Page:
The effect of aspartame metabolites on human erythrocyte membrane acetylcholinesterase activity

Department of Experimental Physiology, Medical School, University of Athens, Greece.
Pharmacological Research (Impact Factor: 4.41). 02/2006; 53(1):1-5. DOI: 10.1016/j.phrs.2005.07.006
Source: PubMed


Studies have implicated aspartame (ASP) with neurological problems. The aim of this study was to evaluate acetylcholinesterase (AChE) activity in human erythrocyte membranes after incubation with the sum of ASP metabolites, phenylalanine (Phe), methanol (met) and aspartic acid (aspt), or with each one separately. Erythrocyte membranes were obtained from 12 healthy individuals and were incubated with ASP hydrolysis products for 1 h at 37 degrees C. AChE was measured spectrophotometrically. Incubation of membranes with ASP metabolites corresponding with 34 mg/kg, 150 mg/kg or 200 mg/kg of ASP consumption resulted in an enzyme activity reduction by -33%, -41%, and -57%, respectively. Met concentrations 0.14 mM, 0.60 mM, and 0.80 mM decreased the enzyme activity by -20%, -32% or -40%, respectively. Aspt concentrations 2.80 mM, 7.60 mM or 10.0 mM inhibited membrane AChE activity by -20%, -35%, and -47%, respectively. Phe concentrations 0.14 mM, 0.35 mM or 0.50mM reduced the enzyme activity by -11%, -33%, and -35%, respectively. Aspt or Phe concentrations 0.82 mM or 0.07 mM, respectively, did not alter the membrane AChE activity. It is concluded that low concentrations of ASP metabolites had no effect on the membrane enzyme activity, whereas high or toxic concentrations partially or remarkably decreased the membrane AChE activity, respectively. Additionally, neurological symptoms, including learning and memory processes, may be related to the high or toxic concentrations of the sweetener metabolites.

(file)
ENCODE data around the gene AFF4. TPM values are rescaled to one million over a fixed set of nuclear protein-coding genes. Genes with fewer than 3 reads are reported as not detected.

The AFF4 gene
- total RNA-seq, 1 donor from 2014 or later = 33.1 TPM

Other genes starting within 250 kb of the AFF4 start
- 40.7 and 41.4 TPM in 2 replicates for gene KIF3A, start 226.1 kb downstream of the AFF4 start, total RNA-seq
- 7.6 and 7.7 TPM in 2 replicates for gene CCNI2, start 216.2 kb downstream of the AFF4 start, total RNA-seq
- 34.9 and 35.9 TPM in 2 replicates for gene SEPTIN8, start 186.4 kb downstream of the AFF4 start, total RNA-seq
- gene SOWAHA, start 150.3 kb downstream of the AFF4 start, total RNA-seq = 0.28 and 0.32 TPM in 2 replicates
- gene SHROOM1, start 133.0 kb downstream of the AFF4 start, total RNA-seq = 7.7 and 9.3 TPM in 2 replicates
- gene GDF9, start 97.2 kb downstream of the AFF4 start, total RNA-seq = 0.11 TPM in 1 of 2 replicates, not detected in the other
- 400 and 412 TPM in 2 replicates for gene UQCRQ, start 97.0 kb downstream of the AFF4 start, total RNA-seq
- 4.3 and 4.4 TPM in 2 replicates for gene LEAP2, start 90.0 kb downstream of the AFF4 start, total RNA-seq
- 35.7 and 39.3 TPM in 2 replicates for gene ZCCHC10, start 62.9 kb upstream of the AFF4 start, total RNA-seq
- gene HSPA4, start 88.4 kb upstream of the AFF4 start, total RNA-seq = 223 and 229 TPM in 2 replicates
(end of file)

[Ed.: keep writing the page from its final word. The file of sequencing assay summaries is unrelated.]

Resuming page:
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    • "The erythrocytes were separated from plasma by bench centrifugation for 10 min. The harvested erythrocytes were washed by methods of Tsakiris et al.,[25] as described by Chikezie et al.,[26]. Within 2 h of collection of blood specimen, 1.0 mL of harvested erythrocyte was introduced into centrifuge test tubes containing 3.0 mL of buffer solution pH = 7.4: 250 mM tris (hydroxyl methyl) amino ethane–HCl (Tris–HCl)/140 mM NaCl/1.0 mM MgCl2/10 mM glucose). "